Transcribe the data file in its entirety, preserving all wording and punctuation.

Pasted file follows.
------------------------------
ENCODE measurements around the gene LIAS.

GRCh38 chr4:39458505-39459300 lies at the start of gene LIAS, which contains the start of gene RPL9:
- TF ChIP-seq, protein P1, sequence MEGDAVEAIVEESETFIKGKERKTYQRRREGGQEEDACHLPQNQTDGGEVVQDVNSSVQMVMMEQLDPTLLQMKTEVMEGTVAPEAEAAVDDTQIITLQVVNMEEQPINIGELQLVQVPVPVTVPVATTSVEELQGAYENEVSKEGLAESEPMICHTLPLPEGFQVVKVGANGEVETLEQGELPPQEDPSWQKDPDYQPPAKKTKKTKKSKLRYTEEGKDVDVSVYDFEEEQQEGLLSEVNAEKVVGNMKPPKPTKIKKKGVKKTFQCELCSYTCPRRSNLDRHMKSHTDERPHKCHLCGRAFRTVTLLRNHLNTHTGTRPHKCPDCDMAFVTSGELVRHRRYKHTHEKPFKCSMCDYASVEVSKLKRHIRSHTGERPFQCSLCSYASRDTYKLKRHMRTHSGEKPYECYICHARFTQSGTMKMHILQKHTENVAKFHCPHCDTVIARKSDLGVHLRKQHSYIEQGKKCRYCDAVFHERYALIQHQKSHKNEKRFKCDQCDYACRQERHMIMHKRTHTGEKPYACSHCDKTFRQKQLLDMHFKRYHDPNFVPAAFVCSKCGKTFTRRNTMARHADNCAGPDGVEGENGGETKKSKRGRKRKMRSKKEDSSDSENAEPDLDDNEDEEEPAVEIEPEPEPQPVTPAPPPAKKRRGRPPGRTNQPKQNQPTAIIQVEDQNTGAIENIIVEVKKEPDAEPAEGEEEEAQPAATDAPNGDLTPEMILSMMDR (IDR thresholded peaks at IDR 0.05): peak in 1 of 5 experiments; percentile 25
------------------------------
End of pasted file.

ENCODE measurements around the gene LIAS.

GRCh38 chr4:39458505-39459300 lies at the start of gene LIAS, which contains the start of gene RPL9:
- TF ChIP-seq, protein P1, sequence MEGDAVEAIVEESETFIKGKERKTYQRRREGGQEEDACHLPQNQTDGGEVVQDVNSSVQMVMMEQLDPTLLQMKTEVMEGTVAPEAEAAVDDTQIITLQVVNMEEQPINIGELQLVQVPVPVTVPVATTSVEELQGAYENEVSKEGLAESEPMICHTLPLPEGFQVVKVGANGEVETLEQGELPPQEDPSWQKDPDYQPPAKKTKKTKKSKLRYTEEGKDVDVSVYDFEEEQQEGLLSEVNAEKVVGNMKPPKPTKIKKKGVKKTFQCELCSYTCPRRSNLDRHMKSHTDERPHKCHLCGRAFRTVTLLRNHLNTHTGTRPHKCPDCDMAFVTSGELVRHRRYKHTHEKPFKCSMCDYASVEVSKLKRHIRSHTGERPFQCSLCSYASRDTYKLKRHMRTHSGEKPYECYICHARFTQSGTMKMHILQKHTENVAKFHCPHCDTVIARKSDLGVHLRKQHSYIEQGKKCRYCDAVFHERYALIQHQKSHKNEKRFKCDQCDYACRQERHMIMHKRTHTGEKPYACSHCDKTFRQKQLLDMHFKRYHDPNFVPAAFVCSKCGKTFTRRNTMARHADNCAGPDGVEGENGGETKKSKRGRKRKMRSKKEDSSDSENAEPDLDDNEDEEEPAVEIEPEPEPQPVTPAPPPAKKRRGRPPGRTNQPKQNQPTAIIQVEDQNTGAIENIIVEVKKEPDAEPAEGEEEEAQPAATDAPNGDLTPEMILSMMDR (IDR thresholded peaks at IDR 0.05): peak in 1 of 5 experiments; percentile 25